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National News

January 1, 2013

800,000 Employees Could Be Furloughed If Spending Cuts Take Effect, Pentagon Says

WASHINGTON — With lawmakers struggling to reach a deal to avert steep spending cuts, Pentagon officials said Monday that 800,000 civilian employees could be ordered to go on unpaid leave for periods of time.

The military's service chiefs, who have already been making reductions as part of a separate, long-term effort to whittle down the defense budget, have been working to assess the impact of the congressionally mandated cuts.

The broad fiscal retrenchment was scheduled to begin Wednesday, but a deal reached late Monday by the White House and Senate Republicans would put off the cuts until March. The agreement has yet to win congressional approval.

It is also possible that lawmakers will find ways in coming weeks to allocate separate funding for the Pentagon and, in that way, avoid the furloughs.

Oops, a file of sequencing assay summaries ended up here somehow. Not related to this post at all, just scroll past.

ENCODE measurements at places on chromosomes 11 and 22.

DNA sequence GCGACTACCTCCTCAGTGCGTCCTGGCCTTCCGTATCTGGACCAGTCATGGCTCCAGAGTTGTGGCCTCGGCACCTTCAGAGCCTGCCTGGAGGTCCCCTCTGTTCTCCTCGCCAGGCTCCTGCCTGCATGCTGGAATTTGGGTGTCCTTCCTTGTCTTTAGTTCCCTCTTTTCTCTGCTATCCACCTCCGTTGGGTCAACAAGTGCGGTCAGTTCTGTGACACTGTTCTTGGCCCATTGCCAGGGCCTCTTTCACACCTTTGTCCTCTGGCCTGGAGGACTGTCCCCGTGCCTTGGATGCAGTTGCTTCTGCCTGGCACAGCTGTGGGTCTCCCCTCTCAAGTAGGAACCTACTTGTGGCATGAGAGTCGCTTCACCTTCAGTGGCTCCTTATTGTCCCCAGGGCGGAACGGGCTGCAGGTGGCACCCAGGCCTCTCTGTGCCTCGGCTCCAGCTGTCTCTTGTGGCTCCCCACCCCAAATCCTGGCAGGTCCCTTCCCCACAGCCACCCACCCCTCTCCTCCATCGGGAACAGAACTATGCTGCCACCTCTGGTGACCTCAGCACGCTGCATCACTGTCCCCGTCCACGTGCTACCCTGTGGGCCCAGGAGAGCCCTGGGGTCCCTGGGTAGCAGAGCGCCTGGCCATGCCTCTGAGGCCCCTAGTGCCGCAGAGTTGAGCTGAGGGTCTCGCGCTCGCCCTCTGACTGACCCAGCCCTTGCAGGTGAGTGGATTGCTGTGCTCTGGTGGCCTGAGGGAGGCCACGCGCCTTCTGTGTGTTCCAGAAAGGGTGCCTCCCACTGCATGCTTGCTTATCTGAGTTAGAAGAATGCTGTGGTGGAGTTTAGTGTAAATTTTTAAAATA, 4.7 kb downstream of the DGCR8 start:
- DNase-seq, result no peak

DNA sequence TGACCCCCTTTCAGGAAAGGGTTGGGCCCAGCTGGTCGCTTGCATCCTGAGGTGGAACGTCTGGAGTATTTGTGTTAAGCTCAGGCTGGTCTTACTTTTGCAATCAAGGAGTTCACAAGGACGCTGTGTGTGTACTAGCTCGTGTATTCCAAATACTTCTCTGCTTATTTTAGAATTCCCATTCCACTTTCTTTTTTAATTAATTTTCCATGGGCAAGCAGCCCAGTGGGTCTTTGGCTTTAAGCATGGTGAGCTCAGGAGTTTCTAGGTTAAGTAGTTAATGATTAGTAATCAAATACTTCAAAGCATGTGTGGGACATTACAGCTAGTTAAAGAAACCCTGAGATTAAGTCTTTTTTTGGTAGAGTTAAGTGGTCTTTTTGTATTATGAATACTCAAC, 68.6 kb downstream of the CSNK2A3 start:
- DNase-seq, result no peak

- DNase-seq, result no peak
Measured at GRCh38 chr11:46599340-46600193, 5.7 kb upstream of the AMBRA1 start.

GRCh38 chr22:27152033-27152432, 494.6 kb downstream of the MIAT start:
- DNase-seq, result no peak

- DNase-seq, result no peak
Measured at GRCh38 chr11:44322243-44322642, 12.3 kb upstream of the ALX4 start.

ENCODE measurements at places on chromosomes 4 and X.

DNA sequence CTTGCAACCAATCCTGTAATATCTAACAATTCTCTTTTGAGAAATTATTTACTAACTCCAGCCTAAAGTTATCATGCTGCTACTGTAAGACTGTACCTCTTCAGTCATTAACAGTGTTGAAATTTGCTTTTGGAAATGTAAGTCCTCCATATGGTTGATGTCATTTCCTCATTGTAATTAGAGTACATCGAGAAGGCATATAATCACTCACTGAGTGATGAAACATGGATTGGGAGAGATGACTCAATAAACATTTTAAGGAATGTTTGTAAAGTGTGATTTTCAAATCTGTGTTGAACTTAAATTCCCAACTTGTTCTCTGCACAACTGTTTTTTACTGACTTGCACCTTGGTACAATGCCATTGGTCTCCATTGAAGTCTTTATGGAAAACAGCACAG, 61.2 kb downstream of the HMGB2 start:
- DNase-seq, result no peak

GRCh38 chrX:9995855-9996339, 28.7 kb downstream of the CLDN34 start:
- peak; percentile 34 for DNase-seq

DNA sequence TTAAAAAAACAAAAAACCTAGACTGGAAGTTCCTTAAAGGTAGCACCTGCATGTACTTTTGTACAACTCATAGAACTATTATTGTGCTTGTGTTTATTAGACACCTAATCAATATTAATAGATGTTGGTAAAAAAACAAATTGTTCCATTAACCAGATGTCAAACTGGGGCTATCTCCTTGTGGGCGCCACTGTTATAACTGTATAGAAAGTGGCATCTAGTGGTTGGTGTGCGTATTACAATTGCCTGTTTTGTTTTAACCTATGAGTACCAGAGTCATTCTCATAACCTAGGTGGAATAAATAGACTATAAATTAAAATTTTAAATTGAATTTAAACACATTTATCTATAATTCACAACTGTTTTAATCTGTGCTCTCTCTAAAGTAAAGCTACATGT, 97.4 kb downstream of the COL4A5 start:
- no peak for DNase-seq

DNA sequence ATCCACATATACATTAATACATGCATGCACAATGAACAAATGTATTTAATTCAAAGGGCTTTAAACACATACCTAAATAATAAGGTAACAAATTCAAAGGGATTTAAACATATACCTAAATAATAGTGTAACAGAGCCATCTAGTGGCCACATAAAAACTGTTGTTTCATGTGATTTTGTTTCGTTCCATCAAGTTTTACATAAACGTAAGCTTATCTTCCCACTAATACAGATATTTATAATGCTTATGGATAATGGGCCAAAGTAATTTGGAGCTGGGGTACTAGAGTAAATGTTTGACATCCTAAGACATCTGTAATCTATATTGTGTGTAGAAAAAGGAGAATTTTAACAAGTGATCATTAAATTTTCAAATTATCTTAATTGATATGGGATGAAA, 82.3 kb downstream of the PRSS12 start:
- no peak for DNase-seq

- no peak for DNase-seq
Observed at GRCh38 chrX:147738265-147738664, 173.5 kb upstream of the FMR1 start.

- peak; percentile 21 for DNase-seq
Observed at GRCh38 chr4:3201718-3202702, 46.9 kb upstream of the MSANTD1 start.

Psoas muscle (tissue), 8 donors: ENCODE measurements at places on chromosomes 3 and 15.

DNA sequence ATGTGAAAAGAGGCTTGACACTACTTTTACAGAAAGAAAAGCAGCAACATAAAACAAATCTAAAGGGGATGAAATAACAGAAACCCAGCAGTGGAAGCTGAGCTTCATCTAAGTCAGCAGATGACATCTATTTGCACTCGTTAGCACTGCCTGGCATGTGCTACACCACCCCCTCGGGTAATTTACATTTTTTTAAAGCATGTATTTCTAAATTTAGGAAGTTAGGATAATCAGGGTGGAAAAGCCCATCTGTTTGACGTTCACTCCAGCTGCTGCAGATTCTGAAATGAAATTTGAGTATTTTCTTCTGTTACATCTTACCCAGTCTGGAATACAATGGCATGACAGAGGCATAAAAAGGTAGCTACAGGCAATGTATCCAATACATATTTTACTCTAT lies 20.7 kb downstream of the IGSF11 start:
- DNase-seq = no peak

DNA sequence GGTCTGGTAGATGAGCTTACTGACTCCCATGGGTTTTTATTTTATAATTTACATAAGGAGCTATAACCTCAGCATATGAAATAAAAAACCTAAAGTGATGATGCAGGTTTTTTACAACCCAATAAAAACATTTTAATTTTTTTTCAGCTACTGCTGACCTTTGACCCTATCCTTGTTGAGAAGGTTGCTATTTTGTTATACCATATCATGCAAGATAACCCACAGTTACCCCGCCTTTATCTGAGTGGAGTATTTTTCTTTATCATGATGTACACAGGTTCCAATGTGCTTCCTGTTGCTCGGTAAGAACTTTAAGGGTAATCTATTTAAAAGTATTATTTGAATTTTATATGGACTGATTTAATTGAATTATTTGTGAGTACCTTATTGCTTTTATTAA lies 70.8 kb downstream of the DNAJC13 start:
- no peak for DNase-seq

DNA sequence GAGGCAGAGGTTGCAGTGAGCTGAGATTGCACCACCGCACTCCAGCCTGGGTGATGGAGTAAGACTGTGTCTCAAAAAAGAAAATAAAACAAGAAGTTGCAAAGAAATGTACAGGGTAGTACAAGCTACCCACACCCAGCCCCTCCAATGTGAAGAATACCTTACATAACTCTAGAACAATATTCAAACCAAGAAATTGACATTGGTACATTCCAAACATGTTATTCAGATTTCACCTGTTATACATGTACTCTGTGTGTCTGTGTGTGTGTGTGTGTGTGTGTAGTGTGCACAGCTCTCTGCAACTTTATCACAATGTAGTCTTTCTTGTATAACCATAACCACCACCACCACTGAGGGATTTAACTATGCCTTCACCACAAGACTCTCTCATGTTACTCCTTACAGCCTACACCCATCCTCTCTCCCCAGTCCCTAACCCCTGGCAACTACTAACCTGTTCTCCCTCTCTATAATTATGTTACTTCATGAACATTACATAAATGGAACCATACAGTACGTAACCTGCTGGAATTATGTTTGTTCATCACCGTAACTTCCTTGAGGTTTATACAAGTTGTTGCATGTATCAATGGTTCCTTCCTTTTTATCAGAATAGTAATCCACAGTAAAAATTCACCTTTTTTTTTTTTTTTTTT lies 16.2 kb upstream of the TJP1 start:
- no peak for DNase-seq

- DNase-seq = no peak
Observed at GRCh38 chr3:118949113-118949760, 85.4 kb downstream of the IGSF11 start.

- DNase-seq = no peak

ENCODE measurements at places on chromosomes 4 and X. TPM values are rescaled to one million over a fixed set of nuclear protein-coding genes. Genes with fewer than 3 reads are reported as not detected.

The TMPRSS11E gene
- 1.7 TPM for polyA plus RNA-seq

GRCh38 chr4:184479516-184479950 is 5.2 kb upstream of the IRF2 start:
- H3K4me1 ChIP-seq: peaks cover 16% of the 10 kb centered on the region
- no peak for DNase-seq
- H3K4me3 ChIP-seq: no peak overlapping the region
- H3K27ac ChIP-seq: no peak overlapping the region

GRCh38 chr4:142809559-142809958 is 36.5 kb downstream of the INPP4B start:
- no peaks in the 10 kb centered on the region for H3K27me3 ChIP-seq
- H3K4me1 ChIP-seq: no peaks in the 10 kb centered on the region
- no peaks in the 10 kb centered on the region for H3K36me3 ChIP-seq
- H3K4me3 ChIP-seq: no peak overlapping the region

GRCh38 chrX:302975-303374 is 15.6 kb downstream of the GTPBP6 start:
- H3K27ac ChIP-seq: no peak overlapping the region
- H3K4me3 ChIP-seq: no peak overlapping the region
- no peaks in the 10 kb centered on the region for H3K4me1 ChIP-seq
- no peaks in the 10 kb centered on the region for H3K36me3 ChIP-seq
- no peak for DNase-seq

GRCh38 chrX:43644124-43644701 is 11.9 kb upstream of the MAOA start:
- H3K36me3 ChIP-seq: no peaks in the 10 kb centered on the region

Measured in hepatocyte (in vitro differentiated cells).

"Senior leaders in the department are working hard on how to communicate to the workforce what the consequences might be," a senior defense official said Monday, speaking on the condition of anonymity to discuss the Pentagon's contingency planning.

Neither party wants to see a dramatic drop in defense spending.

During a recent trip to Kuwait, Afghanistan and Turkey, Defense Secretary Leon Panetta told U.S. service members that he was deeply worried about the effect the cuts could have on national security and military readiness. The Pentagon would have to slash $500 billion over the next decade on top of cuts it has been working toward as the country eases off a war footing, he said.

"That would do significant harm to our ability to provide strong defense for the country," Panetta told U.S. troops in Kuwait. "It would be reckless for the Congress to allow that to happen."

If the Pentagon is forced to proceed with the reductions, part of a process known as sequestration, officials might be forced to make significant personnel cuts to the Army and the Marine Corps, which are already in the midst of a gradual force reduction. The department would also be likely to put on hold or downscale costly weapons system upgrades and purchases.

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